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Thunder Bay group sends humanitarian aid to Zimbabwe orphans

The African country is said to have the highest proportion of orphans in the world.
MEMO Zimbabwe
MEMO is working with the Zimbabwe Gecko Society which cares for 3,000 orphans (submitted photo)

THUNDER BAY — The latest shipment of humanitarian supplies collected by a Thunder Bay volunteer group is now en route to Zimbabwe in Africa.

MEMO (Medical Equipment Modernization Opportunity) has packed a 12-metre shipping container with items that will help improve the lives of 3,000 orphans.

Volunteers filled the 12-tonne container with an assortment of items on Saturday in the Arnone Transport yard on South Water Street. 

Hand tools, sewing machines, medical supplies, personal care products, clothing and other goods were all donated by individuals, businesses and institutions in the city and district.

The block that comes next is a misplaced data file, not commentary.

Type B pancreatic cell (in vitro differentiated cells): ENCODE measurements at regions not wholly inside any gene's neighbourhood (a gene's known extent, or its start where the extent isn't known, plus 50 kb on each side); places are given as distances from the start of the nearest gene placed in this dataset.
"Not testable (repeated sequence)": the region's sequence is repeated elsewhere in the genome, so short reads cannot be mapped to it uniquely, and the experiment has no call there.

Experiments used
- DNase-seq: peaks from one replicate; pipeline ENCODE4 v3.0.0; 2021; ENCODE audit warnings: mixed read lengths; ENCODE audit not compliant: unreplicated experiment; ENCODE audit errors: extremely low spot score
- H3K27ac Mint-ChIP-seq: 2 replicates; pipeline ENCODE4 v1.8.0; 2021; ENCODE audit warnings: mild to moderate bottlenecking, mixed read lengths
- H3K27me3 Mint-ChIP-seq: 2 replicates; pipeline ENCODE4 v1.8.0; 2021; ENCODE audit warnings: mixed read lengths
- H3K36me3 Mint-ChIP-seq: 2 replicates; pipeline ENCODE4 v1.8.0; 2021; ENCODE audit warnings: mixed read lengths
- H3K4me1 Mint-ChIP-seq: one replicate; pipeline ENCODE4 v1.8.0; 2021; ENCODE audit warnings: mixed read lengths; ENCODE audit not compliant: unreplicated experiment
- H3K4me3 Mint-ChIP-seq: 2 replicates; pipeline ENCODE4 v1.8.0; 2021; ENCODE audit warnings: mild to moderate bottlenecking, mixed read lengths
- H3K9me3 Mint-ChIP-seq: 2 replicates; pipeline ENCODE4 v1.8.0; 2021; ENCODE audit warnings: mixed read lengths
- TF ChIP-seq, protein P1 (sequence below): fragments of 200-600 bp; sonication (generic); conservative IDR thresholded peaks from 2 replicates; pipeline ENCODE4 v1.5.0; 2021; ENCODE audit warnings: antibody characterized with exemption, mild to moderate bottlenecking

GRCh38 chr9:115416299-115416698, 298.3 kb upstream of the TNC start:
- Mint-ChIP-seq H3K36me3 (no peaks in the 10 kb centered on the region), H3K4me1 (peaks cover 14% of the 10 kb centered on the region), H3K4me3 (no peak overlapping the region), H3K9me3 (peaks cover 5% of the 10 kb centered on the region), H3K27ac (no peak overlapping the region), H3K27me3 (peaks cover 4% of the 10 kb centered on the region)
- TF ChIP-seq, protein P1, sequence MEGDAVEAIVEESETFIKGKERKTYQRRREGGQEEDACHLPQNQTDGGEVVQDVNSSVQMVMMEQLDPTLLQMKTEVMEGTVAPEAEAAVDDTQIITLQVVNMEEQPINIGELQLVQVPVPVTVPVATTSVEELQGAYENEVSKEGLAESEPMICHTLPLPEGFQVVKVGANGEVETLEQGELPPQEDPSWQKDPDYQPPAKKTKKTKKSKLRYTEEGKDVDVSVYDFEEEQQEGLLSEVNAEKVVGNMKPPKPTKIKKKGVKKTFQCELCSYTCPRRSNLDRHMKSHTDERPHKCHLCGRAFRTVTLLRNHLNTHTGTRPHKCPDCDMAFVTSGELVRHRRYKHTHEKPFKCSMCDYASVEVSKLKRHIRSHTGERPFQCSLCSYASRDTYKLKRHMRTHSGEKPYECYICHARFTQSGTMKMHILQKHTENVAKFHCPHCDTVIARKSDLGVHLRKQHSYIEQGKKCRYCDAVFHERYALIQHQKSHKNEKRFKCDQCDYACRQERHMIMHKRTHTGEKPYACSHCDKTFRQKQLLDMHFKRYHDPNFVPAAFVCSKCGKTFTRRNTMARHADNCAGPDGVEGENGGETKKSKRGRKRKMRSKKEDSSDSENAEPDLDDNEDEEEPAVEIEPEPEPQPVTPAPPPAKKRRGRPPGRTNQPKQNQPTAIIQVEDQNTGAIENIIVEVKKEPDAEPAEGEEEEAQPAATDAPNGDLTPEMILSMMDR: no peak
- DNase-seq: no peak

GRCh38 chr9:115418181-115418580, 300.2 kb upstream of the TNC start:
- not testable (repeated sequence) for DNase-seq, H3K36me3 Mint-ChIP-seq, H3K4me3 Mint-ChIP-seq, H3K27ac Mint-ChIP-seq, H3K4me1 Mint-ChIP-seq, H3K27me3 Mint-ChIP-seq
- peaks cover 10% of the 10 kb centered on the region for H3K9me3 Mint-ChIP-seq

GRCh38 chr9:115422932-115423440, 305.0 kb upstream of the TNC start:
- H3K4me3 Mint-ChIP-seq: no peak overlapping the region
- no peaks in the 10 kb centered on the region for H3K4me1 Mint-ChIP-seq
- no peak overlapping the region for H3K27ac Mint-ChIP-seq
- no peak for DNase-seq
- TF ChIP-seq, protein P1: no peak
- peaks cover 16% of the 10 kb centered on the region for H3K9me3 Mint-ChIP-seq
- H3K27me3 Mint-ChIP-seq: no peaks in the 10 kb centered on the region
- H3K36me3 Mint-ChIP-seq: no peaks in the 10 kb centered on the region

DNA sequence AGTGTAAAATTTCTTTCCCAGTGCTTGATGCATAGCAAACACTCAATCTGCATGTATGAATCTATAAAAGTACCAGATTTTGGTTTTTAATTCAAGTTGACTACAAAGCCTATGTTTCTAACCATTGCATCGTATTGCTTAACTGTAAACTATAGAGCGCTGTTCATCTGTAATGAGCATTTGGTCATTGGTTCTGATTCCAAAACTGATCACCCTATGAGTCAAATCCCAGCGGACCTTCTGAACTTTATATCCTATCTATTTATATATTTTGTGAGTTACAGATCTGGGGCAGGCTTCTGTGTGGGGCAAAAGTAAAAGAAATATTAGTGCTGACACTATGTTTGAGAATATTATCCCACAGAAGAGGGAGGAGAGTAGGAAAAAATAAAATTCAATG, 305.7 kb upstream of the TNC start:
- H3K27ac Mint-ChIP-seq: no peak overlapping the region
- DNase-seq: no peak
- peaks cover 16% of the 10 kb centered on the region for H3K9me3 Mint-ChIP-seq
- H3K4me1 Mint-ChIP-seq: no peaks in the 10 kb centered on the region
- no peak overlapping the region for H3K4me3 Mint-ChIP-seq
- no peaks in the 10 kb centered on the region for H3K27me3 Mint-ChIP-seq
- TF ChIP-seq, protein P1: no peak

Some of the items will be used to help youths progress toward adulthood and become self-supporting through education in the use of sewing and woodworking implements.

Zimbabwe is a landlocked country of 16 million people, and has the highest proportion of orphans in the world.

According to MEMO, many of the 1.4 million orphans lost their parents because of the AIDS epidemic.

It says Zimbabwe has no government orphanages, leaving the bulk of the children to be cared for by grandparents to the age of 18.

However, when the grandparents die, children are left to fend for themselves, often ending up in deplorable conditions.

The non-profit Zimbabwe Gecko Society, supported by MEMO, cares daily for about 3,000 children, providing housing food, education, medical care and skills training.

The $24,000 cost of shipping the container to Africa will be covered by donations from Thunder Bay residents as well as some from other parts of Canada.



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